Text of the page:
It also requires election officials to provide a mail-in ballot to all registered, active voters in the state. The mail ballots must be mailed 20 days before the election to registered, active voters who reside in the state and 40 days before the election to registered, active voters who live outside the state. It also allocates $2 million in state funds for the general election, with instructions on further disbursements of potential future funds.

The bill requires Clark County to provide at least 35 polling places for early voting, with at least 15 in Washoe County and at least one permanent location in every other county. On Election Day, Clark County must have at least 100 polling places, Washoe County must have 25, and every other county must have at least one polling place open.

It also lays out requirements for tribal governments to request early voting locations on reservations.

But as with other new election-related changes in the bill, those provisions are only in effect during state of emergencies or decorations of disaster declared by the state governor. The bill is written in a way that will allow the 2020 general election to be covered under those provisions because of the COVID-19 pandemic.

For affected elections, each active registered voter would receive a sample ballot and a mail ballot. Voters, in turn, would need to fill out the mail ballot, deposit the ballot in the mail envelope and attach a signature to the space provided on the return envelope. The mail ballots must be postmarked on or before Election Day and received by the clerk no later than 5 p.m. on the seventh day following the election. They can also be hand-delivered to the county or city clerk or to any established ballot drop boxes.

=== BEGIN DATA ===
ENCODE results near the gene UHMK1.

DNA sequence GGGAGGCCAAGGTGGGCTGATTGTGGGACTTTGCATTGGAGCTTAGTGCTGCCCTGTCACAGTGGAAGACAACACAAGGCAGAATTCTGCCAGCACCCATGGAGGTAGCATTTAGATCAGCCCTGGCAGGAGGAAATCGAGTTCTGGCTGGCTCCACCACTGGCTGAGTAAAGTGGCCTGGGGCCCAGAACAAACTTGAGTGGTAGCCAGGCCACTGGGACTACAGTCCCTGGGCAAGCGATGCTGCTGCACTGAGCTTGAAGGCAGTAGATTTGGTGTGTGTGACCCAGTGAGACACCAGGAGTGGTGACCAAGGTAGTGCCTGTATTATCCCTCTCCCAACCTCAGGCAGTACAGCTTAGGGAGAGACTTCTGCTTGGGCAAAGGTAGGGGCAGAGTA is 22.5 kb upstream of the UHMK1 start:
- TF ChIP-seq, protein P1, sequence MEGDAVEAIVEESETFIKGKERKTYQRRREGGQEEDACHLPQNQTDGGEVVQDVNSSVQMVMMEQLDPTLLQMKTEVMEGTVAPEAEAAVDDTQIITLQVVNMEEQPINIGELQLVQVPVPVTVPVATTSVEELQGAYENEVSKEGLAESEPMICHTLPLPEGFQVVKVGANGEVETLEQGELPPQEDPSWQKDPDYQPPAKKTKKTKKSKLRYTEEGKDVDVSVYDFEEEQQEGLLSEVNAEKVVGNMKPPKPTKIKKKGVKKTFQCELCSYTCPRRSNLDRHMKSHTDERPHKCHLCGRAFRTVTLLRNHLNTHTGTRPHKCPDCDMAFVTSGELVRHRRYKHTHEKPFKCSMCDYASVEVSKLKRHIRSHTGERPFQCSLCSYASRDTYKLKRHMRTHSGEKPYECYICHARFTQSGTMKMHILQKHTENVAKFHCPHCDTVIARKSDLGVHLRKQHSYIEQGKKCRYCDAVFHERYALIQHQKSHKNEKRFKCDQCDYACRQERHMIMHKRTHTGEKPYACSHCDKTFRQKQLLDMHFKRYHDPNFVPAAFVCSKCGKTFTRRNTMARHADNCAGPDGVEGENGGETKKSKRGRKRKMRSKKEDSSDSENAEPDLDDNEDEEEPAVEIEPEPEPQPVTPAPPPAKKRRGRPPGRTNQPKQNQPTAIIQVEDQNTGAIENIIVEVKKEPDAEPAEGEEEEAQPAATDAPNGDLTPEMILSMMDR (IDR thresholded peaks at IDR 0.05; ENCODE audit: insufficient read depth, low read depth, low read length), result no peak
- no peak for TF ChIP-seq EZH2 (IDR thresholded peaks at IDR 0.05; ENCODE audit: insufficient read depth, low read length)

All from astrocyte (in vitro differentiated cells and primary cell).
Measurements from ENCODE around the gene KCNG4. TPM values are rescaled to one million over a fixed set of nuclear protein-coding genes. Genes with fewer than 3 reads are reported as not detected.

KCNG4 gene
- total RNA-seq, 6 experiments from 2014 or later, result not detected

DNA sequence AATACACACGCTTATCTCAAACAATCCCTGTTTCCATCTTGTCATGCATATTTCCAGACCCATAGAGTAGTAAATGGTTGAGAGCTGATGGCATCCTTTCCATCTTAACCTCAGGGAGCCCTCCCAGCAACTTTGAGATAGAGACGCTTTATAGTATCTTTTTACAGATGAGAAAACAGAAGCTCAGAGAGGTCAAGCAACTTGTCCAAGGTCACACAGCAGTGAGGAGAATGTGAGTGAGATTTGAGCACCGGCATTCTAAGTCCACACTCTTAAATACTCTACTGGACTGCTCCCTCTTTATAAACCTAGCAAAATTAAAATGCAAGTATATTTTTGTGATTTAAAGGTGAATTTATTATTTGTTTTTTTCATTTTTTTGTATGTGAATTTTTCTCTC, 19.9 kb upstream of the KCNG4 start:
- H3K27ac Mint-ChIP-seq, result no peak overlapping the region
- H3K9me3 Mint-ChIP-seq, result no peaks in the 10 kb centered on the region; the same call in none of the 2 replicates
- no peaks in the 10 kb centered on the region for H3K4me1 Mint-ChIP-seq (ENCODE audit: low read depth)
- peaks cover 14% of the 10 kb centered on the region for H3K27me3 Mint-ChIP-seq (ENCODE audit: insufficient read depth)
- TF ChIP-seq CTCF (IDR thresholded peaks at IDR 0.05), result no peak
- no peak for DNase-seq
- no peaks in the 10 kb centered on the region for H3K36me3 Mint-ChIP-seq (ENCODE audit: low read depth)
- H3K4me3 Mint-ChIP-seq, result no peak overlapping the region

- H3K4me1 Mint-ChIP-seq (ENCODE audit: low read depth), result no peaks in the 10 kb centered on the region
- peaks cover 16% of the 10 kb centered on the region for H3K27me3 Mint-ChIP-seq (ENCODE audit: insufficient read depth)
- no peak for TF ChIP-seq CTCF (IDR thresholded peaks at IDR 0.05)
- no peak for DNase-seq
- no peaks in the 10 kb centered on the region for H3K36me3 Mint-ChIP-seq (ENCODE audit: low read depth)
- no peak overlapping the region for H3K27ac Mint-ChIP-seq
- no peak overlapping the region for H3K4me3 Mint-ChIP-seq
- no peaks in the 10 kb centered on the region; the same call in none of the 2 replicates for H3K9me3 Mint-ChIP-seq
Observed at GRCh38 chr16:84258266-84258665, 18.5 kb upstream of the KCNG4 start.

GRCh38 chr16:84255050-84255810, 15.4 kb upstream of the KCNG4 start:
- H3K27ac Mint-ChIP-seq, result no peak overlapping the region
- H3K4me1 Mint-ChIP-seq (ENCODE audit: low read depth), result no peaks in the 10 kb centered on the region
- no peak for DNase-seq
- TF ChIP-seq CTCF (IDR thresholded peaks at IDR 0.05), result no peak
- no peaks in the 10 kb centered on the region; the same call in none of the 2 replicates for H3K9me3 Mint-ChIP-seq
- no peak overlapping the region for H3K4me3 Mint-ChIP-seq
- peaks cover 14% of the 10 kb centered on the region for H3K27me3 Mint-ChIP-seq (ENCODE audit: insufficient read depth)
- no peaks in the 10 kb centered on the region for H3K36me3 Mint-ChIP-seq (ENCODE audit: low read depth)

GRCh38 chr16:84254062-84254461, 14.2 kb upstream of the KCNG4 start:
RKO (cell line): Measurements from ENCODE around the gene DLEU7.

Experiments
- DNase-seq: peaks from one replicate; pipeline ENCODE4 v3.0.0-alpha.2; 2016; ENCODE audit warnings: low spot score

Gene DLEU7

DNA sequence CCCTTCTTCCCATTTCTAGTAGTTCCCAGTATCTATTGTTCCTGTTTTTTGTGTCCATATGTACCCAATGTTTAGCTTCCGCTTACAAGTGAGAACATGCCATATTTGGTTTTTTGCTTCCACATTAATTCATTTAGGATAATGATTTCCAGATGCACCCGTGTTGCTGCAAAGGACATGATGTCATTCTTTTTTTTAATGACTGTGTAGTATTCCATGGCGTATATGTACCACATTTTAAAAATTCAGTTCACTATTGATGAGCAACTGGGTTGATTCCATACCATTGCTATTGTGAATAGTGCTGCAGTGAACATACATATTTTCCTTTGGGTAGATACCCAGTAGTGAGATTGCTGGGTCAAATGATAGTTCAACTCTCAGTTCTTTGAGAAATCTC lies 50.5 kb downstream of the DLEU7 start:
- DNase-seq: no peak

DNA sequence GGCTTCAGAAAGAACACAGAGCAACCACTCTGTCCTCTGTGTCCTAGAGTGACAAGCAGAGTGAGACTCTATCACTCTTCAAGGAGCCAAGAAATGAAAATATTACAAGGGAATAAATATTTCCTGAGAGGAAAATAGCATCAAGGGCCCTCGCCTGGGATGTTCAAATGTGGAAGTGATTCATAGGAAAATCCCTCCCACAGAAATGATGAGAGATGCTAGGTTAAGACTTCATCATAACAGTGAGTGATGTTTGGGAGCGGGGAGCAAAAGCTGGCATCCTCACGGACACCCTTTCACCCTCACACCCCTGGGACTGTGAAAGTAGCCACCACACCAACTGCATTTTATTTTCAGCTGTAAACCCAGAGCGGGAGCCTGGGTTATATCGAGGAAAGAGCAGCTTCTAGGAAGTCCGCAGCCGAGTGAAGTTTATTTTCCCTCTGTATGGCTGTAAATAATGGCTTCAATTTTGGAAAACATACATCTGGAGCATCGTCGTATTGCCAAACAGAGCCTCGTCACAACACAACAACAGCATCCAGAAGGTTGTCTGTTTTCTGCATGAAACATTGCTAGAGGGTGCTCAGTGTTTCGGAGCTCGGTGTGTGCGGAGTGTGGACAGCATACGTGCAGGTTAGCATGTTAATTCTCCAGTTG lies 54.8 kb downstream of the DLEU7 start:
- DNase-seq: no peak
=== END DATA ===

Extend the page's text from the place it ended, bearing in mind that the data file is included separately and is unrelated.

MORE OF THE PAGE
Voters’ signatures will be checked against voter records available to the clerk. If two employees in the office of the clerk believe there is “reasonable question” the signatures don’t match, the voter will be contacted to confirm whether the signature indeed belongs to the voter.

If there are issues remaining with the signature, a voter has until 5 p.m. on the ninth day after the election to submit a corrected signature.

For affected elections, the bill also instructs the county or city clerk to establish a mail ballot central counting board, which would begin counting the received mail ballots 15 days before Election Day. The board must count all ballots on or before the ninth day following an election.

Assemblyman Alexander Assefa on Wednesday, Aug. 5, 2020 during the sixth day of the 32nd Special Session of the Legislature in Carson City. (David Calvert/Nevada Independent)

SB4: Liability protections for businesses, protections for casino workers

Votes: Passed Senate 16-5 on 8/5/20, passed Assembly 31-10 on 8/5/20.

What it does: The bill covers three topics: enhanced cleaning policies for large casinos and hotels in Las Vegas and Reno; enhanced protections for workers at those casinos and hotels; and broad immunity from COVID-19-related litigation for businesses, government agencies and nonprofits, but not for health care facilities, including hospitals, or K-12 schools.

The liability shield aspect drew some of the most heated testimony and heavy lobbying in the session, especially from hospitals and health care groups upset at their exclusion from the liability protections.

Essentially, the bill creates a higher standard for bringing a personal injury or wrongful death lawsuit related to COVID-19 against a business, governmental agency or nonprofit. It isn’t a blanket immunity, but grants expanded protection against lawsuits unless a plaintiff can prove the business violated minimum health standards with “gross negligence” and that failure to follow the health standards was the “proximate cause” of the individual’s injury or death.

The legislation exempts hospitals, other health care facilities and public schools, including charters, from those enhanced protections. Staff from the governor’s office said that the bill would not affect existing liability protections for those businesses covered in other parts of law, such as medical malpractice. Still, several hospital leaders said the changes would force them to adopt policies limiting visitors or vendors on their premises as well as transfers between facilities, which would put further strain on the number of available hospital beds.